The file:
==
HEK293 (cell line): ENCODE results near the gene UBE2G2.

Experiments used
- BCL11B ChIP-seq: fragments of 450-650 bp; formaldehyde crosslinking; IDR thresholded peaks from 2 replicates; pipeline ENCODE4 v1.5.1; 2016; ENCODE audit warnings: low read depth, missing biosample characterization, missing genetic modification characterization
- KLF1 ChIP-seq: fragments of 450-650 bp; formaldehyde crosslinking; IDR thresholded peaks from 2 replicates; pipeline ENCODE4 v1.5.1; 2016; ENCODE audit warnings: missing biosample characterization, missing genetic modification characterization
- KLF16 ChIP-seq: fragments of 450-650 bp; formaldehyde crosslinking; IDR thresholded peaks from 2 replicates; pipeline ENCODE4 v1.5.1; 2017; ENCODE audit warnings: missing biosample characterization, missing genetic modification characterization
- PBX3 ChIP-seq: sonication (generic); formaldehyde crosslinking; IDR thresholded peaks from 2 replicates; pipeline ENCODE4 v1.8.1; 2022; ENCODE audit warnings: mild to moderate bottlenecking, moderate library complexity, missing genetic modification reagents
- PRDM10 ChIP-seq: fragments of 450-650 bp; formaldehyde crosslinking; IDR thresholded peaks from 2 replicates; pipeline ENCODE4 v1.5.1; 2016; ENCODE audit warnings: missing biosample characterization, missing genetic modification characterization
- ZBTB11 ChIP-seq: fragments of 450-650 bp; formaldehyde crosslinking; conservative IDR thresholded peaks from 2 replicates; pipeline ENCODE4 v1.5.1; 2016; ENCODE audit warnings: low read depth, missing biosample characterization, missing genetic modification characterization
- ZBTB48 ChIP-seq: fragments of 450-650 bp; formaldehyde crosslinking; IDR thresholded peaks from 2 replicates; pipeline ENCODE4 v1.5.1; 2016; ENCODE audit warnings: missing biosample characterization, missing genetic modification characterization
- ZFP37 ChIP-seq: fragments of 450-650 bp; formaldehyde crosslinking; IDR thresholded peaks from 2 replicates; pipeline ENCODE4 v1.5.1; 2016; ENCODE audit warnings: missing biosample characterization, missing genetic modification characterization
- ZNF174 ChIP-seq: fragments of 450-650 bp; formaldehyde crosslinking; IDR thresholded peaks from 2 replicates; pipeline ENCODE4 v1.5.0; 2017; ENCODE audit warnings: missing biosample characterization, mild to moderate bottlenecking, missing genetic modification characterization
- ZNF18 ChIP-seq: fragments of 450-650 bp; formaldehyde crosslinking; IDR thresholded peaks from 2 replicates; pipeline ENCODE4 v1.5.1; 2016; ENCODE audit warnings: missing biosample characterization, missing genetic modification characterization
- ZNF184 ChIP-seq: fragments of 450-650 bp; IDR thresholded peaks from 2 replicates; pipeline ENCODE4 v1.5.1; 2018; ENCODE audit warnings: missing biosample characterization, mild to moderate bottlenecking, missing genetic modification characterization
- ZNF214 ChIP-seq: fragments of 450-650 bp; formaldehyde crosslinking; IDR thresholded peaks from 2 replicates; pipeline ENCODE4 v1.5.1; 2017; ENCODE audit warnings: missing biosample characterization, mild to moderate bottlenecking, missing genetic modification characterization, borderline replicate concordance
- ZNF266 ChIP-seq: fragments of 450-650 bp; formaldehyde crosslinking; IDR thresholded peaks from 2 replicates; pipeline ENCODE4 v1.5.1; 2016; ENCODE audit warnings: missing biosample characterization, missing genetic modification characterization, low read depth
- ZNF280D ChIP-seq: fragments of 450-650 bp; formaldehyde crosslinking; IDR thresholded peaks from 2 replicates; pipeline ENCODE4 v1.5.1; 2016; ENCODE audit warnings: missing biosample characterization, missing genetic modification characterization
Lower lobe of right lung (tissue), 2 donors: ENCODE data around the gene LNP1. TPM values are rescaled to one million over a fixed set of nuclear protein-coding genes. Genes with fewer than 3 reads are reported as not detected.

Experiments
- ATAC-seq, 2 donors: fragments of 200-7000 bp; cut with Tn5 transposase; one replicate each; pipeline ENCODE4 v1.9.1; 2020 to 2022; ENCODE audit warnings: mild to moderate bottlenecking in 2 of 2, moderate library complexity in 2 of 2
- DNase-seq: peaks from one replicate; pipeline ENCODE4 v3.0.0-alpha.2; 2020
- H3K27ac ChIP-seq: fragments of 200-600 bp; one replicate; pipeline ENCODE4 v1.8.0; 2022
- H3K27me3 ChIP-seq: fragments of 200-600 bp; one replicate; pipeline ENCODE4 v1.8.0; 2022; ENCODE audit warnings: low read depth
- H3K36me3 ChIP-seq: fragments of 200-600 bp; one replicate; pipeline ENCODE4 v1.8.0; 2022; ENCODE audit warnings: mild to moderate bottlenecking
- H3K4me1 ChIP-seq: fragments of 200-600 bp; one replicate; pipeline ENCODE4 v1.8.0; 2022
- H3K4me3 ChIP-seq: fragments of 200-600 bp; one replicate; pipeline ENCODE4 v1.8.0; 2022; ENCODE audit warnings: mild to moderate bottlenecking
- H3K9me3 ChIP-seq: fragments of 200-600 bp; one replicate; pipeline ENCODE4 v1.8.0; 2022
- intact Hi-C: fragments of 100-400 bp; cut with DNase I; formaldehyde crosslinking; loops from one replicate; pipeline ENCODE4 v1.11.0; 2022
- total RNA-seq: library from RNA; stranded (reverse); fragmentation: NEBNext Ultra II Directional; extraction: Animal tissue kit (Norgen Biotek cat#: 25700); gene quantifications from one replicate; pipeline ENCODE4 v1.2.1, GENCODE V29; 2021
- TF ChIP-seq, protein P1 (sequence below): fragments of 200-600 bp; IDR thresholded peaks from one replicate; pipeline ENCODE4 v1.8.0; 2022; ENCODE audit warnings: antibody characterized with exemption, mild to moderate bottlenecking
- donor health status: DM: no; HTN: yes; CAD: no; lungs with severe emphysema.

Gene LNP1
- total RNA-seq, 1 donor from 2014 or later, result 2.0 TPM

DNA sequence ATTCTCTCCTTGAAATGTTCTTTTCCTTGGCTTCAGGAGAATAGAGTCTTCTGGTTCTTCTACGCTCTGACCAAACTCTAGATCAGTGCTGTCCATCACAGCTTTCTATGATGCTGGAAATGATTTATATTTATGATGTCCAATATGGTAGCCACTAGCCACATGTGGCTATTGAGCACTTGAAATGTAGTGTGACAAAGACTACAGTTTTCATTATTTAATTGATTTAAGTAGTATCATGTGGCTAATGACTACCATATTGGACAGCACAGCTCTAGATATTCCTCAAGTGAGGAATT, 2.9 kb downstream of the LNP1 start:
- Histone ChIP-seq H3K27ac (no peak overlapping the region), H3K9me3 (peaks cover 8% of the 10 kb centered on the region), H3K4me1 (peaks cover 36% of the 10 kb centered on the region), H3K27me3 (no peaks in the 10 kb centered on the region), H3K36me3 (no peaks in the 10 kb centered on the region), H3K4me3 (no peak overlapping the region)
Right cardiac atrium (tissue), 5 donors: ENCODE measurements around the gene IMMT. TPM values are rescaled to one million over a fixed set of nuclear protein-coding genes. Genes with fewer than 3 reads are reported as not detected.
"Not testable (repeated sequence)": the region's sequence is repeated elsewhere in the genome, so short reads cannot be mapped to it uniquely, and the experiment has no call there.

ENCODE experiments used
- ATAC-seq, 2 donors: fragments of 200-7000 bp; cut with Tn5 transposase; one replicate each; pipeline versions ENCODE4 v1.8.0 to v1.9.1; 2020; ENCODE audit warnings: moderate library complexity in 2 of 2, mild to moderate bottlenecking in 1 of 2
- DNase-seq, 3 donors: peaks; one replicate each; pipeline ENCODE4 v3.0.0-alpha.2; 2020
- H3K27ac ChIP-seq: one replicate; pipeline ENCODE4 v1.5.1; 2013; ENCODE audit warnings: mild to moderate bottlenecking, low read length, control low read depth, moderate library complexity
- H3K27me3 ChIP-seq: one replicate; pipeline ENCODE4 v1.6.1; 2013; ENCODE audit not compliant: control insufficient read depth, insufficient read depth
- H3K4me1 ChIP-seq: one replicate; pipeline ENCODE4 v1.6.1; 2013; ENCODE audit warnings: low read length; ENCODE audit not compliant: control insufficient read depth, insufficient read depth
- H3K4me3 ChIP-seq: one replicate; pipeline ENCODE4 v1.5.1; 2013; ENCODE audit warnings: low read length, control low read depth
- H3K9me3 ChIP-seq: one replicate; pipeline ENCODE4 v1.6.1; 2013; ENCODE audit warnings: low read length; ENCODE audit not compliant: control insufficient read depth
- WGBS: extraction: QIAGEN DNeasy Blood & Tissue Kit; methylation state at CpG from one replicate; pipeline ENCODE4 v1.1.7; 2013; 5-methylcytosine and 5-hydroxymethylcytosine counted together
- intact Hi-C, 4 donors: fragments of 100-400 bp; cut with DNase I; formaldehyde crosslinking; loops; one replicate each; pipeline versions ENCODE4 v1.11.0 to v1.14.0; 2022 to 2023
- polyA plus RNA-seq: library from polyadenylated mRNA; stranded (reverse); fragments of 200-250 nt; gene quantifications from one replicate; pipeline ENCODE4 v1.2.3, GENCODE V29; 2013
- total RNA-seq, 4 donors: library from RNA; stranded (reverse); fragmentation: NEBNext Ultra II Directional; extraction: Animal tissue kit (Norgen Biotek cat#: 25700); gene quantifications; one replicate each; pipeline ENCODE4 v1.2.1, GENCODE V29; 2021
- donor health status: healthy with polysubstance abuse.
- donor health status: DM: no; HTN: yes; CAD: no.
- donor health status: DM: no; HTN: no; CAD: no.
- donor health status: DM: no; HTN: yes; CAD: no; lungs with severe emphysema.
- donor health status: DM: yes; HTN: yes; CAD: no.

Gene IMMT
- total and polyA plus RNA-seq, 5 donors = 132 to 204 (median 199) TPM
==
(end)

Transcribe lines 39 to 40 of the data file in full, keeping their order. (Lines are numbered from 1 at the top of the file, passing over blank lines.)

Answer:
- DNase-seq, 3 donors: peaks; one replicate each; pipeline ENCODE4 v3.0.0-alpha.2; 2020
- H3K27ac ChIP-seq: one replicate; pipeline ENCODE4 v1.5.1; 2013; ENCODE audit warnings: mild to moderate bottlenecking, low read length, control low read depth, moderate library complexity